Shawn Fain’s New Year’s Resolution Is to Lay the Ground for a National Strike
By having contracts with all the Big Three automakers expire on May Day, 2028, the UAW president also issued a challenge to the labor movement. Will his union be ready to meet it?
Imagine it’s the evening of April 30, 2028. The nation is roiling as millions of workers coast to coast prepare to walk off the job in an unprecedented May Day national strike. Workers in manufacturing, logistics, healthcare, grocery, high tech, hospitality, and public services have mobilized and committed to bring the economy to a halt unless their bold demands are met: Medicare for All, a $30/hour minimum wage, and a tax on billionaires to massively increase public education funding.
That’s the sort of vision that United Auto Workers (UAW) President Shawn Fain has challenged the rest of the labor movement to begin organizing toward.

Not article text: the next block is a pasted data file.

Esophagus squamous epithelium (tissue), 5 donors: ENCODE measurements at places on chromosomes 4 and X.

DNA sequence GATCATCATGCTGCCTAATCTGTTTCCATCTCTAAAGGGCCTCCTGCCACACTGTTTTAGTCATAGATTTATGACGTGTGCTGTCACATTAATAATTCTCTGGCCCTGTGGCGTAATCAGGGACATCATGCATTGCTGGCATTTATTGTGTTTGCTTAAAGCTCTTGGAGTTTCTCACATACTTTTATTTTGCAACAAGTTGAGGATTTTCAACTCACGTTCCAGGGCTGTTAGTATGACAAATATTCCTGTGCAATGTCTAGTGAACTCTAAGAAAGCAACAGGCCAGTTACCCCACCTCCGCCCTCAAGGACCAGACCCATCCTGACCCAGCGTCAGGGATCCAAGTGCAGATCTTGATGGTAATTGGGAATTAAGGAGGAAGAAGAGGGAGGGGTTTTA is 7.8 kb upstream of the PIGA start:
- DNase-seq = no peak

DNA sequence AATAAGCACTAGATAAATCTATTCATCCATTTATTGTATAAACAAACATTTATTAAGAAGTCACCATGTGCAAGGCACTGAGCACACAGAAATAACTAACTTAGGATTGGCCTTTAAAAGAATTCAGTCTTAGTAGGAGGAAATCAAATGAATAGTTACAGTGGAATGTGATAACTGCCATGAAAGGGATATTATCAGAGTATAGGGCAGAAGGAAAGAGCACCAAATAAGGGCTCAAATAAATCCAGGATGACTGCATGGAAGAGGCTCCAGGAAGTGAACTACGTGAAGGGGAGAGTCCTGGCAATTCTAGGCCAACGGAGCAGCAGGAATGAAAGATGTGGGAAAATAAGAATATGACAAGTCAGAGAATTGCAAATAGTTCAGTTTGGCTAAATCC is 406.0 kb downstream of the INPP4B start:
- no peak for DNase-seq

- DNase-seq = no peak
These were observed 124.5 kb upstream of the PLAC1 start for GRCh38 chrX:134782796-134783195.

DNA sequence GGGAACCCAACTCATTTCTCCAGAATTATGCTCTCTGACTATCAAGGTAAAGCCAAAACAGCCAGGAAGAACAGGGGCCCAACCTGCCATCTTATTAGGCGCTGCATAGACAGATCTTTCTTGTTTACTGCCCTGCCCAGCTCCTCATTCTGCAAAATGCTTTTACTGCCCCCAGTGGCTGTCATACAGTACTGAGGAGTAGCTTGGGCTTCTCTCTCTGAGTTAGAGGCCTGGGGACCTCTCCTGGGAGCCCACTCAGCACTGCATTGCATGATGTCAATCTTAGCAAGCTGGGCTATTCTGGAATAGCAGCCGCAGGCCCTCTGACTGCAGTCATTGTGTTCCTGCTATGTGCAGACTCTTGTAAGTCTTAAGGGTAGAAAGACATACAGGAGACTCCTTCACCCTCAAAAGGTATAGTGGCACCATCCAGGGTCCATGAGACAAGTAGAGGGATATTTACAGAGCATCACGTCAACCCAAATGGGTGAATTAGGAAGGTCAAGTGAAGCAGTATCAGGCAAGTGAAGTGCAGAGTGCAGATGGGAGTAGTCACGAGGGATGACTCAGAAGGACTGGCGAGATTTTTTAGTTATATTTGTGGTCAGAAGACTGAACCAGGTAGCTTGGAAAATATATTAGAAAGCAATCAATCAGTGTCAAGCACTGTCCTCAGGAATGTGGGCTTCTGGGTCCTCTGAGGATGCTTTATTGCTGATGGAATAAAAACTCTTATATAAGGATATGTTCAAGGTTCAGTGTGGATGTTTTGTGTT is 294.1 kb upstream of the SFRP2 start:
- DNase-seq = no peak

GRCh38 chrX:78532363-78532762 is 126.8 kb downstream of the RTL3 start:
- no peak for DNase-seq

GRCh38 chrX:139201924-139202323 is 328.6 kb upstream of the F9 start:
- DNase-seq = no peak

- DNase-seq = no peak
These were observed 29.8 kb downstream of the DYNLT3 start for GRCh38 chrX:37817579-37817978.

At the end of October, in announcing strike settlements at the Big Three auto companies, Fain noted that the UAW contracts all expire the day before May Day 2028. He urged other unions to align their contracts with the UAW. “If we’re truly going to take on the billionaire class and rebuild the economy so that it starts to work for the many and not the few, then it’s important that we not only strike, but that we strike together,” he said.
Workers have organized national strikes in other countries, where labor movements are stronger and there’s a history of national bargaining around social demands. Not so in the US, where the post-WWII political establishment—too often with the complicity of union leaders—intentionally created and enforced a labor law framework that partitioned the working class by establishing bargaining at the enterprise level, rather than by sector or whole industries. In the US system, workers are left to fight separate battles, worksite by worksite, for health care, fair pay, and health and safety rights—things we’re more powerful fighting for together.
Fain’s May Day throwdown takes aim at capital’s divide-and-conquer legal regime. But to be successful in 2028, the labor movement will need millions of workers to join in: those now in unions, who should begin to line up contracts for that decisive date, and many more who are not yet in unions but are beginning to organize.
This vision is what makes the new surge of auto worker organizing the UAW is currently embarking on particularly momentous.